With Smarty 3, we can assign variables with a scope attribute which allows the
availablility of these new variables or modifications globally (ie in the parent
Possible scopes are local, parent, root and global.
{assign var=foo value='bar'} // no scope is specified, the default 'local'
{$foo='bar'} // same, local scope
{assign var=foo value='bar' scope='local'} // same, local scope
{assign var=foo value='bar' scope='parent'} // Values will be available to the parent object
{$foo='bar' scope='parent'} // (normally the calling template)
{assign var=foo value='bar' scope='root'} // Values will be exported up to the root object, so they can
{$foo='bar' scope='root'} // be seen from all templates using the same root.
{assign var=foo value='bar' scope='global'} // Values will be exported to global variable storage,
{$foo='bar' scope='global'} // they are available to any and all templates.
The scope attribute can also be attached to the {include...} tag. In this case,
the specified scope will be the default scope for all assignments within the
included template.
Smarty3 are following the same coding rules as in Smarty2.
The only difference is that the template object is passed as additional third parameter.
smarty_plugintype_name (array $params, object $smarty, object $template)
The Smarty 2 plugins are still compatible as long as they do not make use of specific Smarty2 internals.
With template inheritance you can define blocks, which are areas that can be
overriden by child templates, so your templates could look like this:
<title>{block name='title'}My site name{/block}</title>
<h1>{block name='page-title'}Default page title{/block}</h1>
<div id="content">
{block name='content'}
Default content
{extends file='parent.tpl'}
{block name='title'}
Child title
{extends file='child.tpl'}
{block name='title'}Home - {$smarty.block.parent}{/block}
{block name='page-title'}My home{/block}
{block name='content'}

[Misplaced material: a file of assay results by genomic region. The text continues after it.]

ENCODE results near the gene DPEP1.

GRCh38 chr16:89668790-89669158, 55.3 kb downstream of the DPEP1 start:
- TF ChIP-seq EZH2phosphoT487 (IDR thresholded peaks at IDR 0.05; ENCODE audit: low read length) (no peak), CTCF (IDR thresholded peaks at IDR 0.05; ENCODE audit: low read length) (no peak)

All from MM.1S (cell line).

{foreach $images as $img}
<img src="{$img.url}" alt="{$img.description}" />
We redefined all the blocks here, however in the title block we used {$smarty.block.parent},
which tells Smarty to insert the default content from the parent template in its place.
The content block was overriden to display the image files, and page-title has also be
overriden to display a completely different title.
If we render grandchild.tpl we will get this:
<title>Home - Child title</title>
<h1>My home</h1>
<div id="content">
<img src="/example.jpg" alt="image" />
<img src="/example2.jpg" alt="image" />
<img src="/example3.jpg" alt="image" />
NOTE: In the child templates everything outside the {extends} or {block} tag sections
is ignored.
The inheritance tree can be as big as you want (meaning you can extend a file that
extends another one that extends another one and so on..), but be aware that all files
have to be checked for modifications at runtime so the more inheritance the more overhead you add.
Instead of defining the parent/child relationships with the {extends} tag in the child template you
can use the resource as follow:
Child {block} tags may optionally have a append or prepend attribute. In this case the parent block content
is appended or prepended to the child block content.
{block name='title' append} My title {/block}
(see online documentation)
(see online documentation)
You can register a class with optional namespace for the use in the template like:
In the template you can use it like this:
{foo::method()} etc.
Please look through it and send any questions/suggestions/etc to the forums.
Monte and Uwe